|Values are valid only on day of printing.|
Monitoring serum concentrations of lacosamide to ensure compliance and appropriate dosing in specific clinical conditions (ie, severe renal impairment, mild-to-moderate hepatic impairment, and end-stage renal disease)
Lacosamide is approved for adjunctive therapy to treat partial-onset seizures in epileptic patients 17 years of age and older. In clinical trials, the most common side effects were dizziness, headache, nausea, and double vision. Lacosamide is completely absorbed after oral administration with negligible first-pass metabolism. Peak plasma concentrations occur 1 to 4 hours after oral dosing, and the elimination half-life is approximately 13 hours. Steady-state plasma concentrations are achieved after 3 days of twice daily repeated administration. About 40% of the administered dose is eliminated by the renal system unchanged and 30% is metabolized by hepatic isoenzymes (CYP2C9, CYP2C19, and CYP3A4) to the O-desmethyl inactive metabolite. The relationship between lacosamide plasma concentrations and its efficacy or adverse effects is not well established. However, central nervous system toxicity has been associated with higher drug concentrations in plasma.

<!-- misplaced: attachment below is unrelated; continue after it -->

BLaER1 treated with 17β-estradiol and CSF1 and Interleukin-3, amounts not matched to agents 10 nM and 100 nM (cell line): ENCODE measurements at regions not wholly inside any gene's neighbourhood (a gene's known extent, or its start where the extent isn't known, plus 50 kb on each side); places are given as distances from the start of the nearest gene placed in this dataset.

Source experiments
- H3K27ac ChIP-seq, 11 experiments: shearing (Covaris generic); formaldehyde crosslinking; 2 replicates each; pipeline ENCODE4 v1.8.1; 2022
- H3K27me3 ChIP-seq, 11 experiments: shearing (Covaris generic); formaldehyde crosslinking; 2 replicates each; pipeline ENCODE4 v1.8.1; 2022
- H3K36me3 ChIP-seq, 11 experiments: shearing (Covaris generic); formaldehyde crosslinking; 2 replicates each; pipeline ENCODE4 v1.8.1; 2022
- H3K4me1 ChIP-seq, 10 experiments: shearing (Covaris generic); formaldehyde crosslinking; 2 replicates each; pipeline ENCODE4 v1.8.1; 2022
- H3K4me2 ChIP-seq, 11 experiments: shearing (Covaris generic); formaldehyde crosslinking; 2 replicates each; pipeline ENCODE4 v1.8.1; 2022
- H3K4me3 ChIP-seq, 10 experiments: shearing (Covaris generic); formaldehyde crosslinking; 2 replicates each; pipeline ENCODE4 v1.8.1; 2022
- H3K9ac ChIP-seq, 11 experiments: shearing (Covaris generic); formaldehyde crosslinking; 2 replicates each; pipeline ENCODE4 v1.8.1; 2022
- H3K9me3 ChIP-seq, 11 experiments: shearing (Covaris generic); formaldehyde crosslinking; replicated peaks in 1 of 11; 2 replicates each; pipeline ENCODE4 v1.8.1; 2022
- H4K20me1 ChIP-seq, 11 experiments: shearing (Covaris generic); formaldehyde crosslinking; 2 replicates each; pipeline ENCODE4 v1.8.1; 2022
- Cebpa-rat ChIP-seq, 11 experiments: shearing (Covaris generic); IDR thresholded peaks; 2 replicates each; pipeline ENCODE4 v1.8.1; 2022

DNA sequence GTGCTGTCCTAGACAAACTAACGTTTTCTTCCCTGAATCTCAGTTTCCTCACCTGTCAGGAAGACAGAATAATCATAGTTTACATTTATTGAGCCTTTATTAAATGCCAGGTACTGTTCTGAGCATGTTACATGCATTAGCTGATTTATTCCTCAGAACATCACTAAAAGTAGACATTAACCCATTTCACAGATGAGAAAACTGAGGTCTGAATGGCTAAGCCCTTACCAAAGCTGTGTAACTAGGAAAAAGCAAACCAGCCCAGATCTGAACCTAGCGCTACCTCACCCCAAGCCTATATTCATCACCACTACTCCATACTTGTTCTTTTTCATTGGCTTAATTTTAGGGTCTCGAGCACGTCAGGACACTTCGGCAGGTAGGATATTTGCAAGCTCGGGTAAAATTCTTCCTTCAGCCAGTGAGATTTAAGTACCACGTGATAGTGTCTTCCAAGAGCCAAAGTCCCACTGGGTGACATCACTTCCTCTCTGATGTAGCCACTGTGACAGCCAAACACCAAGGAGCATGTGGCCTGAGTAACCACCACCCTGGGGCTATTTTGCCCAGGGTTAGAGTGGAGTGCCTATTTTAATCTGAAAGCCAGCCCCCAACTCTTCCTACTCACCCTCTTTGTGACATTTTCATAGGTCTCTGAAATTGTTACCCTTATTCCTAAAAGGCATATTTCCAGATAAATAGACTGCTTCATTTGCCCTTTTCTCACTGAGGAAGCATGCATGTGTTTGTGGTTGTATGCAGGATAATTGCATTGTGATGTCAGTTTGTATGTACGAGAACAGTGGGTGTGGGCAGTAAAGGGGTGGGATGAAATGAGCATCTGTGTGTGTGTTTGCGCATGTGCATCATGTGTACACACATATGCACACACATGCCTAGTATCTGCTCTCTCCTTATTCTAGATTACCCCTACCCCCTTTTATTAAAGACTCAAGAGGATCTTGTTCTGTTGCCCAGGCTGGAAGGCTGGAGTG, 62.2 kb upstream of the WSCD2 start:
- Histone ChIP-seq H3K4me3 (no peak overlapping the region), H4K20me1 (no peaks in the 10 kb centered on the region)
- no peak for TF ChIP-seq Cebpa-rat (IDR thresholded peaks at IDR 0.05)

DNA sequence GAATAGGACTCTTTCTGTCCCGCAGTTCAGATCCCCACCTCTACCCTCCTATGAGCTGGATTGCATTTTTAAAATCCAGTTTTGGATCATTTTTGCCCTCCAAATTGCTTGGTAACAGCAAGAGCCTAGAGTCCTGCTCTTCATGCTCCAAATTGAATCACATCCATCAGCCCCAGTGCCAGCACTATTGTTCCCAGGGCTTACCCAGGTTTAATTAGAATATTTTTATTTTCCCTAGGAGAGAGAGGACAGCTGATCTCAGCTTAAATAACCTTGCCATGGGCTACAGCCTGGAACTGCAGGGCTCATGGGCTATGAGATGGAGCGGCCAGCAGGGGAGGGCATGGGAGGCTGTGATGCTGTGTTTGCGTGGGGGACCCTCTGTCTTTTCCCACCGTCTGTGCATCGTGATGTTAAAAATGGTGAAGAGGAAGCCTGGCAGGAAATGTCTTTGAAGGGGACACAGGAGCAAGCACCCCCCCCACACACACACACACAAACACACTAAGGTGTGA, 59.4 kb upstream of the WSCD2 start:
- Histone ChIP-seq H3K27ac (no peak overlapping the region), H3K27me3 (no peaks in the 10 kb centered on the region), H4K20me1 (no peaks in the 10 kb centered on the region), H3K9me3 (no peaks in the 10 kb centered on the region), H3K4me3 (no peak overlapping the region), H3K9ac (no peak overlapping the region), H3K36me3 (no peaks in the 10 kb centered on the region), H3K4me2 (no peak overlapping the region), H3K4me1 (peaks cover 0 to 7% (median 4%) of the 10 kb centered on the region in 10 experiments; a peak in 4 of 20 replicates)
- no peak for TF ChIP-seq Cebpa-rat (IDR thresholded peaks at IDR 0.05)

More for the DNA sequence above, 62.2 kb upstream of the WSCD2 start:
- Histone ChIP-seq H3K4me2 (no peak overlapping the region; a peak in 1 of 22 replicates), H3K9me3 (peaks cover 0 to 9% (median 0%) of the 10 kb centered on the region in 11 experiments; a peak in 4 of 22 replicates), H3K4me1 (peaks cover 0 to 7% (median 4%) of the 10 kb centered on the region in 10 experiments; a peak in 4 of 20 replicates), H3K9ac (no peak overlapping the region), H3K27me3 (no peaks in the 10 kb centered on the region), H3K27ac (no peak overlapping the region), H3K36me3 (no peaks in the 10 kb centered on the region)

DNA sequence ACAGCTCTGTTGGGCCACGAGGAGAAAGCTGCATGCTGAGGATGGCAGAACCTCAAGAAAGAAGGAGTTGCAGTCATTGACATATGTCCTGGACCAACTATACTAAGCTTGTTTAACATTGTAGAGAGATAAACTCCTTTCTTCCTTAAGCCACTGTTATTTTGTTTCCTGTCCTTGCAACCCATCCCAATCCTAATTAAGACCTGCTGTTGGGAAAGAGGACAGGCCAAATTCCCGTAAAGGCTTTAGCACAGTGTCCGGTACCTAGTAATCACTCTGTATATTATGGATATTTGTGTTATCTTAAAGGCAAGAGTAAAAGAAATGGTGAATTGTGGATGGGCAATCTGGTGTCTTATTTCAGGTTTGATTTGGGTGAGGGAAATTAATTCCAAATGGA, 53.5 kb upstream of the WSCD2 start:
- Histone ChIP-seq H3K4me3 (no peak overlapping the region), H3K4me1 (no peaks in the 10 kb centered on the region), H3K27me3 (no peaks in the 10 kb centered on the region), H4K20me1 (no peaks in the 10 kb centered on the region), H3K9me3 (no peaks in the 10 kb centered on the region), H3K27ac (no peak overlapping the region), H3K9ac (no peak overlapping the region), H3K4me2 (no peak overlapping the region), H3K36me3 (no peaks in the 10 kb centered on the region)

Patients receiving therapeutic doses usually have lacosamide concentrations of 1.0-10.0 mcg/mL.
The serum concentration should be interpreted in the context of the patient's clinical response and may provide useful information in patients showing poor response or adverse effects, particularly when lacosamide is coadministered with other anticonvulsant drugs.
Toxic ranges have not been established.
Abnormalities in liver function tests (alanine aminotransferase) have been observed in controlled trials in adult patients with partial-onset seizures who were taking 1 to 3 concomitant antiepileptic drugs.
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